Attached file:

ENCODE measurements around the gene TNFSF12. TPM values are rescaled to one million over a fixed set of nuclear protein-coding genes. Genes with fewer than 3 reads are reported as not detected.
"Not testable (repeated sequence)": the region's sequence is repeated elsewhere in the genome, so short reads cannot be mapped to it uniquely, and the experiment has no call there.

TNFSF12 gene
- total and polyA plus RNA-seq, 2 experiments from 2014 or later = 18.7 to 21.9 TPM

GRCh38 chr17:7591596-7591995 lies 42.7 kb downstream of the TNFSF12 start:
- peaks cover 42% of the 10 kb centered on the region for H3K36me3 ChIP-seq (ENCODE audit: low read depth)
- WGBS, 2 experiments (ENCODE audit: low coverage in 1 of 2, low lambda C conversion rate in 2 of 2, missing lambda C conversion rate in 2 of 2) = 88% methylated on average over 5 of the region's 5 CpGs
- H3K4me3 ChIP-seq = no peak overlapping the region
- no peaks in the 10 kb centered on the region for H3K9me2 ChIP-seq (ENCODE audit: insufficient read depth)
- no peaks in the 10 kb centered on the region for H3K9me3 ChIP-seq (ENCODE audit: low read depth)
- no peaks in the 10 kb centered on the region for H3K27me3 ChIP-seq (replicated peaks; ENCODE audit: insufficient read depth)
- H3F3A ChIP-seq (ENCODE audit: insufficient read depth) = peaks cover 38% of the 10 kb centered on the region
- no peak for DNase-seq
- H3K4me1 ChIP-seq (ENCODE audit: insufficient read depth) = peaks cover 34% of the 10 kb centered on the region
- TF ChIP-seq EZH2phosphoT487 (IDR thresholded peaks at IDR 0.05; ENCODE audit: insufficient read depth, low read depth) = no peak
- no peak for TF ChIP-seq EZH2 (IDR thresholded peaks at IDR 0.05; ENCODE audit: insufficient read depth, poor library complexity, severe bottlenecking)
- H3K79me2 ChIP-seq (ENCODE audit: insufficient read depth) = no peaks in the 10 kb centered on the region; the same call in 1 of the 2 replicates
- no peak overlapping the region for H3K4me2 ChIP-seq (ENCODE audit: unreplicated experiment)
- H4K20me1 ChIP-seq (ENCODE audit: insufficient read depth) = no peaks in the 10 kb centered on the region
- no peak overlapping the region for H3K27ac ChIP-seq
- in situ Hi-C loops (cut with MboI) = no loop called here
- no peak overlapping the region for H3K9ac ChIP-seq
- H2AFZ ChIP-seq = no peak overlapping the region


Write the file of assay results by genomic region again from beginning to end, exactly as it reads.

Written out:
ENCODE measurements around the gene TNFSF12. TPM values are rescaled to one million over a fixed set of nuclear protein-coding genes. Genes with fewer than 3 reads are reported as not detected.
"Not testable (repeated sequence)": the region's sequence is repeated elsewhere in the genome, so short reads cannot be mapped to it uniquely, and the experiment has no call there.

TNFSF12 gene
- total and polyA plus RNA-seq, 2 experiments from 2014 or later = 18.7 to 21.9 TPM

GRCh38 chr17:7591596-7591995 lies 42.7 kb downstream of the TNFSF12 start:
- peaks cover 42% of the 10 kb centered on the region for H3K36me3 ChIP-seq (ENCODE audit: low read depth)
- WGBS, 2 experiments (ENCODE audit: low coverage in 1 of 2, low lambda C conversion rate in 2 of 2, missing lambda C conversion rate in 2 of 2) = 88% methylated on average over 5 of the region's 5 CpGs
- H3K4me3 ChIP-seq = no peak overlapping the region
- no peaks in the 10 kb centered on the region for H3K9me2 ChIP-seq (ENCODE audit: insufficient read depth)
- no peaks in the 10 kb centered on the region for H3K9me3 ChIP-seq (ENCODE audit: low read depth)
- no peaks in the 10 kb centered on the region for H3K27me3 ChIP-seq (replicated peaks; ENCODE audit: insufficient read depth)
- H3F3A ChIP-seq (ENCODE audit: insufficient read depth) = peaks cover 38% of the 10 kb centered on the region
- no peak for DNase-seq
- H3K4me1 ChIP-seq (ENCODE audit: insufficient read depth) = peaks cover 34% of the 10 kb centered on the region
- TF ChIP-seq EZH2phosphoT487 (IDR thresholded peaks at IDR 0.05; ENCODE audit: insufficient read depth, low read depth) = no peak
- no peak for TF ChIP-seq EZH2 (IDR thresholded peaks at IDR 0.05; ENCODE audit: insufficient read depth, poor library complexity, severe bottlenecking)
- H3K79me2 ChIP-seq (ENCODE audit: insufficient read depth) = no peaks in the 10 kb centered on the region; the same call in 1 of the 2 replicates
- no peak overlapping the region for H3K4me2 ChIP-seq (ENCODE audit: unreplicated experiment)
- H4K20me1 ChIP-seq (ENCODE audit: insufficient read depth) = no peaks in the 10 kb centered on the region
- no peak overlapping the region for H3K27ac ChIP-seq
- in situ Hi-C loops (cut with MboI) = no loop called here
- no peak overlapping the region for H3K9ac ChIP-seq
- H2AFZ ChIP-seq = no peak overlapping the region